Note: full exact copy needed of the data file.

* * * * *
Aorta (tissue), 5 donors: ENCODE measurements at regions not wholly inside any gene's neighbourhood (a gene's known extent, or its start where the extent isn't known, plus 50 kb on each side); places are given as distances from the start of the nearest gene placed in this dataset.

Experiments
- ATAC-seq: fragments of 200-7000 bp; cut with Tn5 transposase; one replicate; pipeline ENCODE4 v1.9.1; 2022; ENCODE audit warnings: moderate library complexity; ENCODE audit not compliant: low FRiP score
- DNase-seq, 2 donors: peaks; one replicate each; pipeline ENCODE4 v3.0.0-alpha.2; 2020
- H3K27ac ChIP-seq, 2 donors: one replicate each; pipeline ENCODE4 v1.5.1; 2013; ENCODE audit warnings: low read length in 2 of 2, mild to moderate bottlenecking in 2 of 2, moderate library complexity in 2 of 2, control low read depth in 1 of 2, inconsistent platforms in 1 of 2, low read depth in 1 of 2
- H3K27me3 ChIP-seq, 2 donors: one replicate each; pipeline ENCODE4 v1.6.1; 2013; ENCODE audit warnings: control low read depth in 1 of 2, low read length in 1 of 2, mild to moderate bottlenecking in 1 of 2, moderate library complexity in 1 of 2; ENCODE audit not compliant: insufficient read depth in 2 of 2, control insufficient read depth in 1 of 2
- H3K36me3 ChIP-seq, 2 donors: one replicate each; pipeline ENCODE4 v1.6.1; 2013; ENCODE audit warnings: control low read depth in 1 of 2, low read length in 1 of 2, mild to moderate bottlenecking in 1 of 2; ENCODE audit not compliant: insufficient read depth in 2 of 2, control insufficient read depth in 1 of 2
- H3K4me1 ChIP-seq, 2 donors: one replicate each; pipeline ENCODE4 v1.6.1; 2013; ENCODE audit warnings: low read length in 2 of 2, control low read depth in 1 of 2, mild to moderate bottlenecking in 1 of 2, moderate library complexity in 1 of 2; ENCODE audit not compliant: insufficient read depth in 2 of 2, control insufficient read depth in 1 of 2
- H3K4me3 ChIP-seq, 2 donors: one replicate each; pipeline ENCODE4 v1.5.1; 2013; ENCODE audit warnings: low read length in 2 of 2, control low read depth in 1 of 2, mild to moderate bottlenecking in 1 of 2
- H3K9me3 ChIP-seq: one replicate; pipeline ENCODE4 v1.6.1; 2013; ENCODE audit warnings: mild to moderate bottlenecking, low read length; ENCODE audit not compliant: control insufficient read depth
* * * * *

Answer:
Aorta (tissue), 5 donors: ENCODE measurements at regions not wholly inside any gene's neighbourhood (a gene's known extent, or its start where the extent isn't known, plus 50 kb on each side); places are given as distances from the start of the nearest gene placed in this dataset.

Experiments
- ATAC-seq: fragments of 200-7000 bp; cut with Tn5 transposase; one replicate; pipeline ENCODE4 v1.9.1; 2022; ENCODE audit warnings: moderate library complexity; ENCODE audit not compliant: low FRiP score
- DNase-seq, 2 donors: peaks; one replicate each; pipeline ENCODE4 v3.0.0-alpha.2; 2020
- H3K27ac ChIP-seq, 2 donors: one replicate each; pipeline ENCODE4 v1.5.1; 2013; ENCODE audit warnings: low read length in 2 of 2, mild to moderate bottlenecking in 2 of 2, moderate library complexity in 2 of 2, control low read depth in 1 of 2, inconsistent platforms in 1 of 2, low read depth in 1 of 2
- H3K27me3 ChIP-seq, 2 donors: one replicate each; pipeline ENCODE4 v1.6.1; 2013; ENCODE audit warnings: control low read depth in 1 of 2, low read length in 1 of 2, mild to moderate bottlenecking in 1 of 2, moderate library complexity in 1 of 2; ENCODE audit not compliant: insufficient read depth in 2 of 2, control insufficient read depth in 1 of 2
- H3K36me3 ChIP-seq, 2 donors: one replicate each; pipeline ENCODE4 v1.6.1; 2013; ENCODE audit warnings: control low read depth in 1 of 2, low read length in 1 of 2, mild to moderate bottlenecking in 1 of 2; ENCODE audit not compliant: insufficient read depth in 2 of 2, control insufficient read depth in 1 of 2
- H3K4me1 ChIP-seq, 2 donors: one replicate each; pipeline ENCODE4 v1.6.1; 2013; ENCODE audit warnings: low read length in 2 of 2, control low read depth in 1 of 2, mild to moderate bottlenecking in 1 of 2, moderate library complexity in 1 of 2; ENCODE audit not compliant: insufficient read depth in 2 of 2, control insufficient read depth in 1 of 2
- H3K4me3 ChIP-seq, 2 donors: one replicate each; pipeline ENCODE4 v1.5.1; 2013; ENCODE audit warnings: low read length in 2 of 2, control low read depth in 1 of 2, mild to moderate bottlenecking in 1 of 2
- H3K9me3 ChIP-seq: one replicate; pipeline ENCODE4 v1.6.1; 2013; ENCODE audit warnings: mild to moderate bottlenecking, low read length; ENCODE audit not compliant: control insufficient read depth